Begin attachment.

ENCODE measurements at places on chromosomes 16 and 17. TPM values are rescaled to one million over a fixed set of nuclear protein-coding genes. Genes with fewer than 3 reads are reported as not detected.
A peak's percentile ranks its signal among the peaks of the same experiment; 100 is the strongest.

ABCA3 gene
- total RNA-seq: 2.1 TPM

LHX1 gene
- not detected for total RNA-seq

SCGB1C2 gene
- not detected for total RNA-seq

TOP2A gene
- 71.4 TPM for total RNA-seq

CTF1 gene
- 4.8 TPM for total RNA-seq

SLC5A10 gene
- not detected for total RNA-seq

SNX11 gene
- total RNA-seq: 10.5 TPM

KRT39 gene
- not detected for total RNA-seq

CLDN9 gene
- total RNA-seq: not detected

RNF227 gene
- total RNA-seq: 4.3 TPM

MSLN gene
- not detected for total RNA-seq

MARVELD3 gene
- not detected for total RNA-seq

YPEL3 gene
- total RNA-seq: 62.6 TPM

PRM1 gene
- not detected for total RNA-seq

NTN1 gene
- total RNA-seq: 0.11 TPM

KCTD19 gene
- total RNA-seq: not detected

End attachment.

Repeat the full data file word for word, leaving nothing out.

ENCODE measurements at places on chromosomes 16 and 17. TPM values are rescaled to one million over a fixed set of nuclear protein-coding genes. Genes with fewer than 3 reads are reported as not detected.
A peak's percentile ranks its signal among the peaks of the same experiment; 100 is the strongest.

ABCA3 gene
- total RNA-seq: 2.1 TPM

LHX1 gene
- not detected for total RNA-seq

SCGB1C2 gene
- not detected for total RNA-seq

TOP2A gene
- 71.4 TPM for total RNA-seq

CTF1 gene
- 4.8 TPM for total RNA-seq

SLC5A10 gene
- not detected for total RNA-seq

SNX11 gene
- total RNA-seq: 10.5 TPM

KRT39 gene
- not detected for total RNA-seq

CLDN9 gene
- total RNA-seq: not detected

RNF227 gene
- total RNA-seq: 4.3 TPM

MSLN gene
- not detected for total RNA-seq

MARVELD3 gene
- not detected for total RNA-seq

YPEL3 gene
- total RNA-seq: 62.6 TPM

PRM1 gene
- not detected for total RNA-seq

NTN1 gene
- total RNA-seq: 0.11 TPM

KCTD19 gene
- total RNA-seq: not detected